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It’s been quite some time since the Philadelphia Phillies have been known as giants in their field.

For the last number of years, the lack of a proven slugger in the prime of their career has hurt the team significantly.Carlos Santana: The Phillies' Biggest Offseason Signing. Photo: bostonherald.com

However, that is all about to change with their latest acquisition; first baseman Carlos Santana.

Having recently signed a three-year, $60 million contract, Santana joins the Phillies from the Indians after declining their $17.4 million qualifying offer in November. Needless to say, the Tribe’s loss is the Phillies’ gain.

Santana’s power might be attributed to his offseason workouts. A few weeks after the signing, he was proud to show his rather unusual display of strength online. Yes, he actually pushed a car up a slight hill.

Character

 

The letter Santana wrote to the Indians, the city of Cleveland, and its fans is a testament to his character. This sentiment was recently reinforced by Chris Antonetti, the Indians’ president of baseball operations.

 

"I think Carlos deserves a tremendous amount of credit for his maturation and his development as a leader and professional," Antonetti said. "Maybe he was a little underappreciated in his time here and all he contributed. 

 

"He's a guy who came over as a very young player in a trade. He was catching at the time we got him. He came to the major leagues as an offensive-minded catcher. He put in a ton of work to grow, mature and evolve into a catcher. Once Yan (Gomes) emerged and moved ahead of Carlos, he enthusiastically changed positions for the betterment of the team whether that was going to third base or first base.

 

 "He was a staple in our lineup, team and organization for the last seven or eight years. We appreciate all the contributions he made not only to the team, but the organization and the broader Cleveland community." 

 

 In addition to his great character, he’s got one of the most unique nicknames a ballplayer can have: Slamtana. 

 

Career  

During the course of his eight-year career, Santana’s played only nine games against the Phillies, so Philly fans might not be entirely familiar with him—but his penchant for patience at the plate (including two 100-walk seasons) in addition to his home run prowess power and impressive on-base percentage can hopefully rub off on youngsters Rhys Hoskins, Nick Williams, Jorge Alfaro and some of the other Phillies youth. Santana’s final overall numbers in Cleveland speak for itself: 1116 games played, 995 hits, 236 doubles, 174 homers, 587 RBIs, 726 walks, .365 OBP, three postseason appearances. It goes without saying that Phillies’ manager Gabe Kapler’s job will be made easier having someone like Santana he can count on for 20–30 homers a year.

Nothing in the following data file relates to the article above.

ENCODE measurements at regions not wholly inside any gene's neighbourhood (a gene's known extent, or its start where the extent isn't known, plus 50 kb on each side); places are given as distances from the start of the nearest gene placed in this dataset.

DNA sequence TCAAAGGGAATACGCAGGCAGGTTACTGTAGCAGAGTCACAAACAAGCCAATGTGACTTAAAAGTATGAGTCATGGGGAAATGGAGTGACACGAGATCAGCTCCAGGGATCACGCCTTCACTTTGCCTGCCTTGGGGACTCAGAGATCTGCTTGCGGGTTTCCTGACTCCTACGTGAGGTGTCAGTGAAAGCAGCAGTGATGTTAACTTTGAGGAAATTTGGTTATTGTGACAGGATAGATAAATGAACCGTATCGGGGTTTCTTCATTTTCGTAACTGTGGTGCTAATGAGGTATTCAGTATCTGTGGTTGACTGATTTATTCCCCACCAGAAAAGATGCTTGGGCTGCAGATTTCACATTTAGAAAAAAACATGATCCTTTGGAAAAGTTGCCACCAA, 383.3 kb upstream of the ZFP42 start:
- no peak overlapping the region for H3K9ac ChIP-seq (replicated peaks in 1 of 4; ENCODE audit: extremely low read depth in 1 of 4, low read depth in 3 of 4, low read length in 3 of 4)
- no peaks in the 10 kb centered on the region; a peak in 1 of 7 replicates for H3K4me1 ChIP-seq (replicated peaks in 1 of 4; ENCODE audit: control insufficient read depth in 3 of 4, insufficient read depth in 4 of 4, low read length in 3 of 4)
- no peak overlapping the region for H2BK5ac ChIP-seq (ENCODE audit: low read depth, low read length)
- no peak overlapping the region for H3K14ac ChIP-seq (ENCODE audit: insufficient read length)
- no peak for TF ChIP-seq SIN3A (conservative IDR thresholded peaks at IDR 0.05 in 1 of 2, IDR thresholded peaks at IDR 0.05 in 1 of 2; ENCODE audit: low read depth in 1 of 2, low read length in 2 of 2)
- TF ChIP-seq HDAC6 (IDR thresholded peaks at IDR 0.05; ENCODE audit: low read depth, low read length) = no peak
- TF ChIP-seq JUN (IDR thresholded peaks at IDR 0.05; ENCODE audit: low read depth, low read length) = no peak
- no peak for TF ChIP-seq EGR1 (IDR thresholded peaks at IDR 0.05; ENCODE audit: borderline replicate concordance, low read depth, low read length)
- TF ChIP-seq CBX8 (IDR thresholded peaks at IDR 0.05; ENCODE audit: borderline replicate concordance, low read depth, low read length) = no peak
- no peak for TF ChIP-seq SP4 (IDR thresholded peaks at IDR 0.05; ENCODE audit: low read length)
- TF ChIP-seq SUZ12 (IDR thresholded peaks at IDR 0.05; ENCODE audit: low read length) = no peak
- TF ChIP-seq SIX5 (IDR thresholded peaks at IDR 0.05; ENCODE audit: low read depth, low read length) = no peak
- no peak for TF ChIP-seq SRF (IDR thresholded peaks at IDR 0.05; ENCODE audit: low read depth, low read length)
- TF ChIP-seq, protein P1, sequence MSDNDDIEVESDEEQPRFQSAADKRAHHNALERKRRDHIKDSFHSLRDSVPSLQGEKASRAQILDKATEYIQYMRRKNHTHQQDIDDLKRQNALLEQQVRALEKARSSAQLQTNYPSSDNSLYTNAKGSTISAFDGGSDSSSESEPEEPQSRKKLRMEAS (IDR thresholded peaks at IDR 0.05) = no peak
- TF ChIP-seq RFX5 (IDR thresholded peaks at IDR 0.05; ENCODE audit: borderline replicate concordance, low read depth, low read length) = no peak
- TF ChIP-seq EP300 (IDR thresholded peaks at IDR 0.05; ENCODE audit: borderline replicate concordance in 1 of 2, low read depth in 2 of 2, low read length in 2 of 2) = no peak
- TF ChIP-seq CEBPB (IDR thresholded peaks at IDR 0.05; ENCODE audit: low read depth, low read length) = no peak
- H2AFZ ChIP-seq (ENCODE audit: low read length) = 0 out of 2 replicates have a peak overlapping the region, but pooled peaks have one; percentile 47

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That’s not all, Santana has been known to create an ambiance of fun and laughter that endears him to his teammates and managers. How that will go in a Kapler-managed clubhouse remains to be seen, but a relaxed atmosphere seems to work best these days, as opposed to the old school baseball mentality. While it’s hard for the Indians to lose him, the Phillies’ lineup got great boost of power. He’ll be a nice addition to a team not quite on the doorsteps of contention, but could be close if they build on their impressive second half on 2017.  


So, welcome to the Phillies Slamtana. Whether you’re pushing cars up hills or keeping your team loose, carry a big stick and it should be a fun couple of years with him hitting at Citizens Bank Park.